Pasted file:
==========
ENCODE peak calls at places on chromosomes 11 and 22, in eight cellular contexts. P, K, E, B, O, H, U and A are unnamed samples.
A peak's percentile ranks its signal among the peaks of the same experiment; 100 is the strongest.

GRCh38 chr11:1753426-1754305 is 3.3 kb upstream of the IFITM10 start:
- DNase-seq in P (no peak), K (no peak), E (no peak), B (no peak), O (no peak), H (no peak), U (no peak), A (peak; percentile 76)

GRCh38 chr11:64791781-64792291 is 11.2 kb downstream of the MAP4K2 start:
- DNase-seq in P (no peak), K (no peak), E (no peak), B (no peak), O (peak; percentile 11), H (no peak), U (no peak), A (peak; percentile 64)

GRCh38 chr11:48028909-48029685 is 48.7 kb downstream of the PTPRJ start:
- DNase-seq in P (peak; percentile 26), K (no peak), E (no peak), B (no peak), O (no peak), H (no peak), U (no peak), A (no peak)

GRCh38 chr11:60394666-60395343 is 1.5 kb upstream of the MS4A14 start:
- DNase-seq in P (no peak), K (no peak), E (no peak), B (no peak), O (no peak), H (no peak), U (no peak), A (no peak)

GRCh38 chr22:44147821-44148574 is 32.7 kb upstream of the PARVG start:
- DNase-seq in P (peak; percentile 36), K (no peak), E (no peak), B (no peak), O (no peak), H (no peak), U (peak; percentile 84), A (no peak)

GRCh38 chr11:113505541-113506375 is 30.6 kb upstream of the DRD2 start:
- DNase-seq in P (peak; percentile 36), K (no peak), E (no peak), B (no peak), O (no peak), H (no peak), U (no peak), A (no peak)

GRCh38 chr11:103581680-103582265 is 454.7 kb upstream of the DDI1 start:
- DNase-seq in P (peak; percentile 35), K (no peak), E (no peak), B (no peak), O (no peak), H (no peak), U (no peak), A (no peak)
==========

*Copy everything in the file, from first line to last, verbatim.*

ENCODE peak calls at places on chromosomes 11 and 22, in eight cellular contexts. P, K, E, B, O, H, U and A are unnamed samples.
A peak's percentile ranks its signal among the peaks of the same experiment; 100 is the strongest.

GRCh38 chr11:1753426-1754305 is 3.3 kb upstream of the IFITM10 start:
- DNase-seq in P (no peak), K (no peak), E (no peak), B (no peak), O (no peak), H (no peak), U (no peak), A (peak; percentile 76)

GRCh38 chr11:64791781-64792291 is 11.2 kb downstream of the MAP4K2 start:
- DNase-seq in P (no peak), K (no peak), E (no peak), B (no peak), O (peak; percentile 11), H (no peak), U (no peak), A (peak; percentile 64)

GRCh38 chr11:48028909-48029685 is 48.7 kb downstream of the PTPRJ start:
- DNase-seq in P (peak; percentile 26), K (no peak), E (no peak), B (no peak), O (no peak), H (no peak), U (no peak), A (no peak)

GRCh38 chr11:60394666-60395343 is 1.5 kb upstream of the MS4A14 start:
- DNase-seq in P (no peak), K (no peak), E (no peak), B (no peak), O (no peak), H (no peak), U (no peak), A (no peak)

GRCh38 chr22:44147821-44148574 is 32.7 kb upstream of the PARVG start:
- DNase-seq in P (peak; percentile 36), K (no peak), E (no peak), B (no peak), O (no peak), H (no peak), U (peak; percentile 84), A (no peak)

GRCh38 chr11:113505541-113506375 is 30.6 kb upstream of the DRD2 start:
- DNase-seq in P (peak; percentile 36), K (no peak), E (no peak), B (no peak), O (no peak), H (no peak), U (no peak), A (no peak)

GRCh38 chr11:103581680-103582265 is 454.7 kb upstream of the DDI1 start:
- DNase-seq in P (peak; percentile 35), K (no peak), E (no peak), B (no peak), O (no peak), H (no peak), U (no peak), A (no peak)